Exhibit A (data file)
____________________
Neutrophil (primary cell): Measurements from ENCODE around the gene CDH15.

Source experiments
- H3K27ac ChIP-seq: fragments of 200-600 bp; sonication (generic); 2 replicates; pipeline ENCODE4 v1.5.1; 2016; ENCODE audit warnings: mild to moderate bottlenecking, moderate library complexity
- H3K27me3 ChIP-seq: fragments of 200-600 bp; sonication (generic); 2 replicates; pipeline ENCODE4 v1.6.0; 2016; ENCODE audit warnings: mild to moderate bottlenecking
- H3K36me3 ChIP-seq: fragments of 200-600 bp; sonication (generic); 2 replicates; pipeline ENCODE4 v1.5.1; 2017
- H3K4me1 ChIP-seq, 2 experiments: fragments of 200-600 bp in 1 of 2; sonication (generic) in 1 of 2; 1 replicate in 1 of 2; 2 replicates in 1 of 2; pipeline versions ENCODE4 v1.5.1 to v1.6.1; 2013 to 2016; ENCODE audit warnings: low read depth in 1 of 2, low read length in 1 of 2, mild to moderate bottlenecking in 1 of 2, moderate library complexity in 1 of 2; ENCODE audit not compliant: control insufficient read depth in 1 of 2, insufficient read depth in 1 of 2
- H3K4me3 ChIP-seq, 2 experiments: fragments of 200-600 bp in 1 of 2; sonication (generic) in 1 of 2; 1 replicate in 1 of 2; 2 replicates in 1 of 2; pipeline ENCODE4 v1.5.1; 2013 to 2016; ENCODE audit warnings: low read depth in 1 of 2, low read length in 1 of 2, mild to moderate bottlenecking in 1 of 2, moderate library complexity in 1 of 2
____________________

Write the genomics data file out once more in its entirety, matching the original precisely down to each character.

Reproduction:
Neutrophil (primary cell): Measurements from ENCODE around the gene CDH15.

Source experiments
- H3K27ac ChIP-seq: fragments of 200-600 bp; sonication (generic); 2 replicates; pipeline ENCODE4 v1.5.1; 2016; ENCODE audit warnings: mild to moderate bottlenecking, moderate library complexity
- H3K27me3 ChIP-seq: fragments of 200-600 bp; sonication (generic); 2 replicates; pipeline ENCODE4 v1.6.0; 2016; ENCODE audit warnings: mild to moderate bottlenecking
- H3K36me3 ChIP-seq: fragments of 200-600 bp; sonication (generic); 2 replicates; pipeline ENCODE4 v1.5.1; 2017
- H3K4me1 ChIP-seq, 2 experiments: fragments of 200-600 bp in 1 of 2; sonication (generic) in 1 of 2; 1 replicate in 1 of 2; 2 replicates in 1 of 2; pipeline versions ENCODE4 v1.5.1 to v1.6.1; 2013 to 2016; ENCODE audit warnings: low read depth in 1 of 2, low read length in 1 of 2, mild to moderate bottlenecking in 1 of 2, moderate library complexity in 1 of 2; ENCODE audit not compliant: control insufficient read depth in 1 of 2, insufficient read depth in 1 of 2
- H3K4me3 ChIP-seq, 2 experiments: fragments of 200-600 bp in 1 of 2; sonication (generic) in 1 of 2; 1 replicate in 1 of 2; 2 replicates in 1 of 2; pipeline ENCODE4 v1.5.1; 2013 to 2016; ENCODE audit warnings: low read depth in 1 of 2, low read length in 1 of 2, mild to moderate bottlenecking in 1 of 2, moderate library complexity in 1 of 2